Still Death: Dean Koontz’s Photographing the Dead

Nameless2-Photographing-KoontzContinuing the adventures of his new series character Nameless (first seen in the novella, In the Heart of the Fire), Dean Koontz returns to the California stomping grounds he knows so well with Photographing the Dead. This time, we get a new psychopath in the form of Palmer Oxenwald, a lad with a senator for a father, a massive trust fund resource pool to draw from, and a love for not only torture and murder of random victims, but the photographing of the same. He revisits his crimes through these photos in order to relive the high of those moments. Oxenwald might be a narcissist and a psychopath, yes, but he is also the first one to tell you he is not, not, not a damned pervert:

He sits naked in bed, with this gallery for amusement. He does not need to touch himself. He isn’t one of those low kind who touch themselves of want others to touch them in private places. He needs no stimulation other than the photos and the memories they evoke. The more images that the screen presents, the more excited Palmer becomes. He spasms with intense pleasure, crying out in his rapture.

He has not touched himself. His pleasure is pure. (location 240)

Methinks he doth protest a little too much, huh? While there is some truth in the assertions that he is not interested in sexual contact, he still manages to find a kind of physical release while revisiting his former crimes. All together now: “Ewwwww!”

If that does not sell you on the novella . . .

Oxenwald is a dangerous predator with regular hunting grounds, several human victims on his psychopathic resume and quite a few hidden lairs to hole up in. Nameless and his equally unidentified backing organization hope to identify one of these hiding places, lure the killer there and then take care of him. Photographing the Dead might be the second in the Nameless series of short tales, but it stands pretty well on its own. As with comics and classic format television shows, all the details are present to give us a glimpse into Nameless and his world with no requirement to read that first piece.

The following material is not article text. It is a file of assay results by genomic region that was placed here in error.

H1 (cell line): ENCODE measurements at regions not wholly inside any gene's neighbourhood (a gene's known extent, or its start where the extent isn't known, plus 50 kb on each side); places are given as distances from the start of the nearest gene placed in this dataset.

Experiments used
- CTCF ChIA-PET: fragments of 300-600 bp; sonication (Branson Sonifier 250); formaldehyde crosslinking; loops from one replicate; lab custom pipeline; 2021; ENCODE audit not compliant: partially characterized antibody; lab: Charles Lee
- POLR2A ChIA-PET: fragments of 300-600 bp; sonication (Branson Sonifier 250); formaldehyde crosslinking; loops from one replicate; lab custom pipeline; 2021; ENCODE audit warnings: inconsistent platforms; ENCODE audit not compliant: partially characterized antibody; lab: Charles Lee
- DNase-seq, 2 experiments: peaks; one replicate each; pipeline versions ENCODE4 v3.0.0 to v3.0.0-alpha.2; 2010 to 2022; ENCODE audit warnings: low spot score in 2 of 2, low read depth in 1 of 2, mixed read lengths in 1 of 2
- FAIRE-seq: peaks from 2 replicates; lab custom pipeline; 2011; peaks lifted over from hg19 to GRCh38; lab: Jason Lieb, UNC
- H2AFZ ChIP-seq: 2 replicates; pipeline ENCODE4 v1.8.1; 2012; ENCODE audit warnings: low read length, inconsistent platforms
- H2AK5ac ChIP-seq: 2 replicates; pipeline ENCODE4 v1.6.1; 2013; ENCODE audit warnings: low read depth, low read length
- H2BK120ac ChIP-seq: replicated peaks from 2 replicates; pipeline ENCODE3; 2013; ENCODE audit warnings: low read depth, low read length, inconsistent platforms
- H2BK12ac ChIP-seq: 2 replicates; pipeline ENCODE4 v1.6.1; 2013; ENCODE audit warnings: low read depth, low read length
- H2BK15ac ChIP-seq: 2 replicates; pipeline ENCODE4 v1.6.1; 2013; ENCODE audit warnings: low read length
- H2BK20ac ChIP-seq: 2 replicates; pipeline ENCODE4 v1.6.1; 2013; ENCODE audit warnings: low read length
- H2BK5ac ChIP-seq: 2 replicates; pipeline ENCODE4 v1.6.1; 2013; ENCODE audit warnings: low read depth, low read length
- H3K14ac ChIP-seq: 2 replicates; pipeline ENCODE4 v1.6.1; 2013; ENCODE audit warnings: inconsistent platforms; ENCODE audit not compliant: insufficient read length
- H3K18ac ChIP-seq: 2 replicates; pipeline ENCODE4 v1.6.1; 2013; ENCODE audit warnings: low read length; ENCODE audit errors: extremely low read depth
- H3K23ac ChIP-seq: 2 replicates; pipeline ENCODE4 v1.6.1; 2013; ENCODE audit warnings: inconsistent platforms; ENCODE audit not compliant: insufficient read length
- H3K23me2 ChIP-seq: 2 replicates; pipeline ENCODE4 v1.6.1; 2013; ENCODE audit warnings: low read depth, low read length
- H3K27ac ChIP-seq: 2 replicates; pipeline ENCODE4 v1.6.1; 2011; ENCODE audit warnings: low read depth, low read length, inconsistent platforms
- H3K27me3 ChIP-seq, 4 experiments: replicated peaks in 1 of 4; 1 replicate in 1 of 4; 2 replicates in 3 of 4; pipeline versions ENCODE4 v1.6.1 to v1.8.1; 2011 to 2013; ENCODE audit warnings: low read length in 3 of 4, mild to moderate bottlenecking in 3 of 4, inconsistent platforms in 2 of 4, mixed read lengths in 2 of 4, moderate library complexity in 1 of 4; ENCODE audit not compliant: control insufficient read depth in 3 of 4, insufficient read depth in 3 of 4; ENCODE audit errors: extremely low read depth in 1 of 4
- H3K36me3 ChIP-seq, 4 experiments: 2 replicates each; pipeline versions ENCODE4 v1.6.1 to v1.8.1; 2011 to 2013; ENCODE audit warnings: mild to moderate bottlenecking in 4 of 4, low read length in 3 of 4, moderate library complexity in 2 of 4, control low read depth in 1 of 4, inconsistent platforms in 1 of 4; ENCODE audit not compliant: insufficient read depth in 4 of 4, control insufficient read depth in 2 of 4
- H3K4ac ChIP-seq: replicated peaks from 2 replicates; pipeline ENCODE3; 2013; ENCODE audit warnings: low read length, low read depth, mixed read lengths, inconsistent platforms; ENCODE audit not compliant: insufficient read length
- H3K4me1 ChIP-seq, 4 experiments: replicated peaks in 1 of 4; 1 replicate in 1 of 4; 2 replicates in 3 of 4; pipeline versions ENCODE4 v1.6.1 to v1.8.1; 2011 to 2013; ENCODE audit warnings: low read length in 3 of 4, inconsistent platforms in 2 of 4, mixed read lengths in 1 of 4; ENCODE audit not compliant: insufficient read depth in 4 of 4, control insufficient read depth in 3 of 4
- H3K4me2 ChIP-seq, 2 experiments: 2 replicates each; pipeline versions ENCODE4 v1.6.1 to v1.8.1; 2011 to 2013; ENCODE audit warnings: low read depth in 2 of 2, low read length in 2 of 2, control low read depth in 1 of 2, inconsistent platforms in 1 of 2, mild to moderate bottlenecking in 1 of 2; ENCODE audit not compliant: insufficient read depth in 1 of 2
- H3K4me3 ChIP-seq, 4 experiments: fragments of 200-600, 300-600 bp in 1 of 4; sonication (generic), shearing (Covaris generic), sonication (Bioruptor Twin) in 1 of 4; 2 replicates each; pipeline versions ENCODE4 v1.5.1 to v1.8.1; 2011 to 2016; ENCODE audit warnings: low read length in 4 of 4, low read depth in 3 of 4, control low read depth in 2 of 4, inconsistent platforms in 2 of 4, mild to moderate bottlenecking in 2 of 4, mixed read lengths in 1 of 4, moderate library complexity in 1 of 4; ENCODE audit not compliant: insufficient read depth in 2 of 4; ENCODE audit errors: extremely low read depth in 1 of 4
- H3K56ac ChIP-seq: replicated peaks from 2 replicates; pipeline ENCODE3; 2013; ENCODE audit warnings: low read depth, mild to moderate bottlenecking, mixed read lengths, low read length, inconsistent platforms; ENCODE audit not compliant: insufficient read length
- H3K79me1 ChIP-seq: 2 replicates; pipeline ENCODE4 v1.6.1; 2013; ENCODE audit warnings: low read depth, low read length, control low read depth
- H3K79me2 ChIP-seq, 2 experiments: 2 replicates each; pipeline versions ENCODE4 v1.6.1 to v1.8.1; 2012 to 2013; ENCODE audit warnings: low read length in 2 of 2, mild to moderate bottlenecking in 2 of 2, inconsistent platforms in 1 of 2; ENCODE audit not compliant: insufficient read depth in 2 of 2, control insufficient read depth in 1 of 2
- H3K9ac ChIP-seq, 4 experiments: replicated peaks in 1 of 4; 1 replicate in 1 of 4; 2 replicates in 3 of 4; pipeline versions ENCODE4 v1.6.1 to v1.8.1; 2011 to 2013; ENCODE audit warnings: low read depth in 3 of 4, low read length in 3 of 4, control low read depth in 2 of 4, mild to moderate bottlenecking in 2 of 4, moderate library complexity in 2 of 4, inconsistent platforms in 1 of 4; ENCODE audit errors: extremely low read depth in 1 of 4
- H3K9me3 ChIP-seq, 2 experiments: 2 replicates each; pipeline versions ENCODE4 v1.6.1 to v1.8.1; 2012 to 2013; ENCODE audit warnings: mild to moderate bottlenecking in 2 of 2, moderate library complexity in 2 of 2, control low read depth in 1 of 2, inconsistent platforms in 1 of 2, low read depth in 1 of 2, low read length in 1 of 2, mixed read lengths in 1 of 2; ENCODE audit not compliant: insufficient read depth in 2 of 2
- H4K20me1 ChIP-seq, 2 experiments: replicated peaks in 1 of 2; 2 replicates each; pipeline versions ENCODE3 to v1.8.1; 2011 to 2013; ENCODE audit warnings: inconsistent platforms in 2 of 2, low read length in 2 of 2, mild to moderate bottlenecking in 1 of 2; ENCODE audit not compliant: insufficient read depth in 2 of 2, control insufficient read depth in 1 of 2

To recap the setup for those joining us for the first time with this installment: Nameless is a man who only recalls the last two years of his life, time he has spent with a mysterious group hunting down some of the worst predators. Although he cannot quite recall the specifics, Nameless has convinced himself that he volunteered to receive the amnesia, suggesting there are either past pains or wickedness (or a little of both) he would rather forget. As a secondary effect, whatever scientific process made him what he is today has also granted him the paranormal ability to see clairvoyant flashes of things that have happened or will happen to people around him (and, as we will see in novella three, occasionally to himself). These psychic post- and precognitive experiences both help him on his current missions and point a way toward the future. Nameless is a man driven by his mission, though his organization’s goal is not necessarily “justice” as he explains in this volume:

Nameless and those who support his missions are, as far as he knows, not any branch of law enforcement. They serve justice only to the extent that they serve truth. Justice is often in the eye of the beholder; what is justice to some can look like injustice to others. Justice can be politicized, but truth cannot; truth is what it is. (location 303)

For each of his missions, Nameless adopts a temporary identity. Here he takes the name Kenton Paul Mallory, gets himself a land rover, and sets out to track down the villainous Oxenwald. While this pair of protagonist and antagonist are the core of the tale, Photographing the Dead also features some additional characters to give Nameless something to work off.

The major secondary characters in this volume are a pair of fraternal twin sisters:

Mia and Kara Benton are twenty-six, fraternal twins, therefore not identical, but equally attractive and athletic and high-spirited and in love with nature. Mia teaches middle school English; Kara teaches high school English. Both are engaged to be married. They are not just sisters; they are also each other’s best friend. (location 13)

While they might seem like your typical damsels in distress, they are anything but. Sure, this unlucky pair find themselves in the villain’s path as though, alluded to in their initial appearance (right there in Chapter 1) with language that casts them as the main characters in a quirky revisionist fairy tale: